Single Site Prevalence of Depression among HIV Patients on ART, MCC Honors

Julia Y. Cheung

Cheung, Julia Y.1, Schaubel, Douglas E.2
Faculty / Advisor: Omolehina, Temitope T.3
1University of Pennsylvania School of Dental Medicine, Department of Preventive and Restorative Sciences
2University of Pennsylvania School of Dental Medicine, Biostatistics
3University of Pennsylvania School of Dental Medicine, Department of Oral Medicine


A pilot study assessing the prevalence of psychiatric and neurocognitive disorders (PNDs) among HIV patients at a single site dental school clinic. We evaluated associations between diagnosis of psychiatric conditions, ART used, and patients’ social history. The hypothesis is that there is a high prevalence of PNDs among patients living with HIV (PLWH), with risk factors including drug and alcohol abuse as well as type of antiretroviral therapy (ART) used.


Medical records of n=204 randomly selected PLWH on ART at the University of Pennsylvania School of Dental Medicine were reviewed. Data on presence/absence of PNDs obtained through self-report and physician diagnosis, ART medication and social history were acquired from dental and medical records. Each PND was coded as 0 (condition absent) or 1 (condition present); we modeled these outcomes using logistic regression, adjusting for all factors listed in Table 1.


Of the n=204 subjects, a total of 25 (~12% of sample) had anxiety, while 68 had depression (33% of sample). As shown in Table 1, the association between age and each of anxiety (p=0.081) and depression (p=0.091) is near-significant. A five-year increase in age is associate with a 17% decrease in anxiety risk. Alcohol had a near-significant association (p=0.078) with anxiety. Patients who reported alcohol use had 132% increase in anxiety. Depression was more prevalent in patients on Triumeq (Albacavir, Dolutegravir and lamivudine), while Descovy (Emtrictabine and tenofoviralafenamide was least associated with depression (odds ratio 3.72 and 0.17 respectively).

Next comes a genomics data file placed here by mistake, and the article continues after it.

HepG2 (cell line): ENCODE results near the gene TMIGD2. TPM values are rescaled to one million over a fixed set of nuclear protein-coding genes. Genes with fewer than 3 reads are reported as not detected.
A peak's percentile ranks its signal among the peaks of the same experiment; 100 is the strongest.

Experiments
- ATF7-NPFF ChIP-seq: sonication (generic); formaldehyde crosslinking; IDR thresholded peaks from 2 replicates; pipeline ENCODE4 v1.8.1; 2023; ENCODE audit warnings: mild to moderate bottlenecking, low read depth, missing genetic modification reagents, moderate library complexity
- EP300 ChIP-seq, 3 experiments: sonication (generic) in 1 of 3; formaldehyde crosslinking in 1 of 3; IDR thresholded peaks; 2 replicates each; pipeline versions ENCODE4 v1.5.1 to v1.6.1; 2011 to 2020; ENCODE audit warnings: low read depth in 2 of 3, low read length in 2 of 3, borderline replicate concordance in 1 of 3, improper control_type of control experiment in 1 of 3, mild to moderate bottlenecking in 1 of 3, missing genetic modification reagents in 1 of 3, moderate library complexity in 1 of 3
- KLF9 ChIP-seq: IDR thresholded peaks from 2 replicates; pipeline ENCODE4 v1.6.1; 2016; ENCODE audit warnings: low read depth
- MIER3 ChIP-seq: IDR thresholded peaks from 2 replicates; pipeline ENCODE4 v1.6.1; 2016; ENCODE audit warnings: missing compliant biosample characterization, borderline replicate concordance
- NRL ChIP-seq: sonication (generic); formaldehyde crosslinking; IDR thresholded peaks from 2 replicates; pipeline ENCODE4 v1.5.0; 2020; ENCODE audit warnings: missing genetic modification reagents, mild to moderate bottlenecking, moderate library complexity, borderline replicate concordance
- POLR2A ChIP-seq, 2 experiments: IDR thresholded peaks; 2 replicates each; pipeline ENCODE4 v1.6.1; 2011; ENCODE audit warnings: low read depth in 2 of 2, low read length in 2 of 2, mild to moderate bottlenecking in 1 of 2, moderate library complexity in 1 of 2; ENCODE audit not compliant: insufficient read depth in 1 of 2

Depression was the most prevalent condition among PLWH at Penn Dental Medicine, while alcohol use was significantly associated with anxiety. Since PNDs are prevalent among PLWH, routine assessments in dental clinics will help with early detection, as well as possibly prevent the effects of these conditions on oral health outcomes. Future studies will include understanding the impact of depression, anxiety and neurocognitive disorders on oral health outcomes among PLWH. Limitations of study were typical of retrospective studies.